[dateline] Bruxelles June 14. 1780
[salute] Dr. Sir
I am indebted to you for your favor of the 6th. The American vessels lately arriv'd in Holland, do not, that I hear of, bring any material Public news except the last which came from Boston the begining of May and informs us of the Marquis de la Fayettes arrival there and that they expected there also Monsieur de Rochambrauds army, which may be a means of giving the Enemy at N. York sufficient warning to put that place in the best posture of defence their Force will admit and to recall Clinton from Carolina, of whose motions these vessels do not bring any certain Intelligence, nor do I learn that Mr. Laurens has embark'd altho' bills have already appear'd drawn upon him in Holland by Congress. This I do not comprehend, nor some other public matters, therefore shall suspend my Judgement, sincerely hoping that the Party which have already created so much distraction in Congress and America will be ultimately disappointed in their dangerous and Abominable designs. As to Mr. Deane, I always tho't and am now convinced that he was only made use of as a Stalking Horse; to cover designs and views that his Patrons dared not openly to avow. I cannot say what will probably be the issue of this campaign in the W. Indias where the Enemy will be strong. Graves with 6 Ships of the Line and 3,000 troops will probably go to Jamaica where Sir P. Parker has 6 of the Line 2 fiftys and 1.44 Gun Ship besides Frigates and about 12 or 1500 Soldiers in that Island. Walsingham carries to Rodney 3000 Troops and 5 or 6 Ships of the Line and 4 others were sent seperately, so that Rodney will be very powerful after providing a Convoy for the homeward bound fleet, but we may suppose that Walsingham and the other ships will not get to Rodney before the middle or later end of July. Our last English papers are only to the 6th. but some persons who left London the 8th. on account of the Tumults, give a flaming account of the proceedings there on the 7th. and 8th. The people have pull'd down and burnt several houses and most of the Roman Catholic places of Worship. The Military and Citizens have had some rencounters and several lives lost on both sides. Tis likely however that the Ministry and the Military will prevail over the People who do not seem to have provided themselves with the proper instruments of defence and have the corrupted heads of what is call'd the opposition, as much against them as the King. This nation appears to me quite lost, and that in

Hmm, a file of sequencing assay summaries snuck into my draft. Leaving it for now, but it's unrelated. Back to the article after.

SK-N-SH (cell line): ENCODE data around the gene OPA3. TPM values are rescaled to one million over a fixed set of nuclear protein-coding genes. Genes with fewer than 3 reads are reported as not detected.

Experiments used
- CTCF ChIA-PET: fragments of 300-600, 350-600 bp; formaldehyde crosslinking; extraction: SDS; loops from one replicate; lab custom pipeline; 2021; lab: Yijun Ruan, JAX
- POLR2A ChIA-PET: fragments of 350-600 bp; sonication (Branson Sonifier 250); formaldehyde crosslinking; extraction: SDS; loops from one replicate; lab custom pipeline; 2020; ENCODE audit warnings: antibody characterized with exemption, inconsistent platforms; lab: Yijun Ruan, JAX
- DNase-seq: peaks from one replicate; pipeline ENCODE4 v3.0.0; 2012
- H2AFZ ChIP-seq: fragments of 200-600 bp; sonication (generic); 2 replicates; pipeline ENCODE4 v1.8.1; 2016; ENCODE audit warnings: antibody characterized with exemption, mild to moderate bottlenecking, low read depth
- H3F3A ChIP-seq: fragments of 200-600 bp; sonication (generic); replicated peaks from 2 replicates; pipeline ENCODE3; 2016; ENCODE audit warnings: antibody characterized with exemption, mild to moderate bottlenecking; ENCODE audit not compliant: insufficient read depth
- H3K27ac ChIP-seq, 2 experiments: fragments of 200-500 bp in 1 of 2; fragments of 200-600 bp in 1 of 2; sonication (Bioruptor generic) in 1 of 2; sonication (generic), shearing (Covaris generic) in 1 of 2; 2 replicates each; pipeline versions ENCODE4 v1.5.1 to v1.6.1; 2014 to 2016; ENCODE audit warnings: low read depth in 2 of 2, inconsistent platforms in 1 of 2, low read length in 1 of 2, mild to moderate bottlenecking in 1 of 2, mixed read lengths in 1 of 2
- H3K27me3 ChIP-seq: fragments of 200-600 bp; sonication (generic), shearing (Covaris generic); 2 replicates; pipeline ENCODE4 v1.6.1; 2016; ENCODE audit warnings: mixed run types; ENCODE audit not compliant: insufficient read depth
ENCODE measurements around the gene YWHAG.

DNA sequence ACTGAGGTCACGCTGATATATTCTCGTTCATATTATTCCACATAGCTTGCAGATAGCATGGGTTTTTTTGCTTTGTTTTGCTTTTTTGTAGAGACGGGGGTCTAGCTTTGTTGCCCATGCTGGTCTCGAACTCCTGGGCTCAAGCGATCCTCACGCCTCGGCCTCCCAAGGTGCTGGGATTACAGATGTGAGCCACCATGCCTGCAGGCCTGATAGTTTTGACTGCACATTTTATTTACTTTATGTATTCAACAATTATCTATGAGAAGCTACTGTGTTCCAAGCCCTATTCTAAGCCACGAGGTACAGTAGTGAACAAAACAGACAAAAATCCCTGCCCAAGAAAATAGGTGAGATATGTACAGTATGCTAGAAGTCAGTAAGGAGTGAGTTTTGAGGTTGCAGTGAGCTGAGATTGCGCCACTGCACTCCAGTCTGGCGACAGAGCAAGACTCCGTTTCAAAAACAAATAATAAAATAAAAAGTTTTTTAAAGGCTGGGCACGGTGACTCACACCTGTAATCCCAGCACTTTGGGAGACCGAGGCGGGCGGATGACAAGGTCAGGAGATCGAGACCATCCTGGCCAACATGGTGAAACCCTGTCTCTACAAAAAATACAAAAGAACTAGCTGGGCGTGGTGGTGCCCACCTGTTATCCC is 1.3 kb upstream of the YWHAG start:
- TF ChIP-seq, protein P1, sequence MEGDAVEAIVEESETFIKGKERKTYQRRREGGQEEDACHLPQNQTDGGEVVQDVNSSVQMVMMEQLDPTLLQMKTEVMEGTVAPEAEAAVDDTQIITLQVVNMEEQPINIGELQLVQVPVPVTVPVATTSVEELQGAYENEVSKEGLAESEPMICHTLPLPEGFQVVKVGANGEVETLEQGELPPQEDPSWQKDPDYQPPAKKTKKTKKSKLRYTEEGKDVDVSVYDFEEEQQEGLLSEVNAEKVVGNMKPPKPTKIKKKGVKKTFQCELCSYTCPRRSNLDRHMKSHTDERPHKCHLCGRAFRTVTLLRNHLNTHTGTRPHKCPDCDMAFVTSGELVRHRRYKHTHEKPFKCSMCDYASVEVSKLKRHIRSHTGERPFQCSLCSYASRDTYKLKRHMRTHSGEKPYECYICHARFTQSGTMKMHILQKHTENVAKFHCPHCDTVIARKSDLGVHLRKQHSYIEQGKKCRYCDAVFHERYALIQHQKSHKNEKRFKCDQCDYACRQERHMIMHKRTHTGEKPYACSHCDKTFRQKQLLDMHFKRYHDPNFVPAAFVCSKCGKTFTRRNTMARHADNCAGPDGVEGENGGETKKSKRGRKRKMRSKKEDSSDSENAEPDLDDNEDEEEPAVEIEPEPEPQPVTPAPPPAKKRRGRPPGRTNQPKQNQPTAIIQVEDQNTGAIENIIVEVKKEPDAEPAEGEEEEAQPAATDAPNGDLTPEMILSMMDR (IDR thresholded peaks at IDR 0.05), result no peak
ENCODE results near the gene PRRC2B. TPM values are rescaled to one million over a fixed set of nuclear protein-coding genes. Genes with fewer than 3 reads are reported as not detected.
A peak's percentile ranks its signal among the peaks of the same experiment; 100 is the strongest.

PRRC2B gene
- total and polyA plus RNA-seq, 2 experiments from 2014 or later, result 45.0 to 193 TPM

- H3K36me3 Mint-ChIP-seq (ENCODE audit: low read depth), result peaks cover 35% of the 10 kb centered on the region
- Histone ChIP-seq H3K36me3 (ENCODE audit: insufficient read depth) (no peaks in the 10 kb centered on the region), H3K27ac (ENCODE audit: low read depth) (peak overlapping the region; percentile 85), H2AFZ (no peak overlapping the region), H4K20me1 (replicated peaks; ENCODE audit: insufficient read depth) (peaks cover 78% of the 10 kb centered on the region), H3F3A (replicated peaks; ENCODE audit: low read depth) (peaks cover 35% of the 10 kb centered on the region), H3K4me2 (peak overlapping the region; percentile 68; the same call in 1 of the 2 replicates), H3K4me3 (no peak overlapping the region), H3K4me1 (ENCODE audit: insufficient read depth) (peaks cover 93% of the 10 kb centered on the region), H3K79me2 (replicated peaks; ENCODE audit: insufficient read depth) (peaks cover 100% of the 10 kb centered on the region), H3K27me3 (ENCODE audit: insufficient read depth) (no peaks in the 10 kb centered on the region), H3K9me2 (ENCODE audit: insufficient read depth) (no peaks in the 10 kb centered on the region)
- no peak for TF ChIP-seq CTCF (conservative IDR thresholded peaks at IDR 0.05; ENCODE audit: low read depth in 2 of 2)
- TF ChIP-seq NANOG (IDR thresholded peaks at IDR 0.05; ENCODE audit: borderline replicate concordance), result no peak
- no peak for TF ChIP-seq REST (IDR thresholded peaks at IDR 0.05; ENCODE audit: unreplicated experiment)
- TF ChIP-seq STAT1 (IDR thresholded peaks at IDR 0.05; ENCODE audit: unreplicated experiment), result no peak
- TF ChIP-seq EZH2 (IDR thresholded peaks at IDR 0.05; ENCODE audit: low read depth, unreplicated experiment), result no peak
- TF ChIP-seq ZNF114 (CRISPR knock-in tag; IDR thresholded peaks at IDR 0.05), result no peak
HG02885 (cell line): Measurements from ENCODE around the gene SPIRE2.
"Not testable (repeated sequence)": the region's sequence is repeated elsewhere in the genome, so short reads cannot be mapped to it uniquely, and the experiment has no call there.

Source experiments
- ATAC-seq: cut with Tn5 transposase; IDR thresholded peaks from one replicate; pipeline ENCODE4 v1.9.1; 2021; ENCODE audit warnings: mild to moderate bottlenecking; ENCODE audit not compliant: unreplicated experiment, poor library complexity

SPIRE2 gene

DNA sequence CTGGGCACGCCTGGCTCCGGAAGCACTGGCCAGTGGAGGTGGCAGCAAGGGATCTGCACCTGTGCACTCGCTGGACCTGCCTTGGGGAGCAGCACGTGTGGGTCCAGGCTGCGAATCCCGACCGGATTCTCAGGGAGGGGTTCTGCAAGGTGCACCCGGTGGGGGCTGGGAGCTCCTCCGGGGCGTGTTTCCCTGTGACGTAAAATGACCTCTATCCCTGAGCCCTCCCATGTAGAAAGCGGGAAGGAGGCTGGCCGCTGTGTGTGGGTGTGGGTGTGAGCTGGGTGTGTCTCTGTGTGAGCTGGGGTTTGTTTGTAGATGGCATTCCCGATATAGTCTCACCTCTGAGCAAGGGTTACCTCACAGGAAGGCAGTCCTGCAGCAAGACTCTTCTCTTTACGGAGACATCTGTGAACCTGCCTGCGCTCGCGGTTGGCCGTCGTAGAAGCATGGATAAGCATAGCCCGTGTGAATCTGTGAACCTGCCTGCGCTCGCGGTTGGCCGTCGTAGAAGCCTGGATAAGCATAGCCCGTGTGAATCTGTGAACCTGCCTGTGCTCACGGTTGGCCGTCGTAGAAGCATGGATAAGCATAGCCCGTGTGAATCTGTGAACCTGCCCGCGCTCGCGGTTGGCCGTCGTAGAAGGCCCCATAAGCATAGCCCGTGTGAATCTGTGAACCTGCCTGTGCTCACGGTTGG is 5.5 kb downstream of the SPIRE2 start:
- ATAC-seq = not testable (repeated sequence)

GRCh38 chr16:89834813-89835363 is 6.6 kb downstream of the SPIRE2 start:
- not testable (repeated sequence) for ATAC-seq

50 Years, they will be no more consider'd in the Political scale of Europe than the Algerines; but they will dye hard and we must endeavor to let the exertions of their dying agonies be exercised on themselves; The Dutch seem to be feeling some of them and loosing all their Ships, while they are differing with each other, whether they should patiently endure or not, everything the English please to do. The Language of the English with respect to Ama. is as incomprehensible to me as it is to you, unless they are led by the Ministry to give implicit confidence to their bribed Partizans that are at large in America and perhaps permitted to be in Congress and posts of importance. You ask, will the 22 Millions for next year; will the men lost in Ama. and the W. I. by Diseases and the chance of War; and will Seamen be easily found? The 22 or even more Millions will be easily found, as long as the bank of England can coin, with more facility than paper money is coin'd in Ama. and while even the French as well as the Dutch tempted by high interest will lend them money. Soldiers will be found with more difficulty; but as long as the European powers will permit their Sailors to be seized on the High Seas and forced on board the British Navy, there can be no fear of their wanting Sea men. 'Tis computed by judicious men, that at this time full one half of the British Navy is man'd by foreigners, impressed in England or seized on the high Seas and forced on board their Ships of War. I sometime since mention'd Portugal to you and everyday proves to me more and more the necessity of treating her as a Coadjutor with G. Britain, unless she will shut her ports against the English Men of War and Privateers. Refusing to admit prizes, is only a pitiful evasion of what she ought to do; which is, to refuse admittance to all Ships of War, Privateers and Armed vessels.
We shall be happy to hear the news from So. Carolina and of Monsr. De Ternays arrival as soon as you know them and if anything material comes to my knowlege you may be assured of the communication.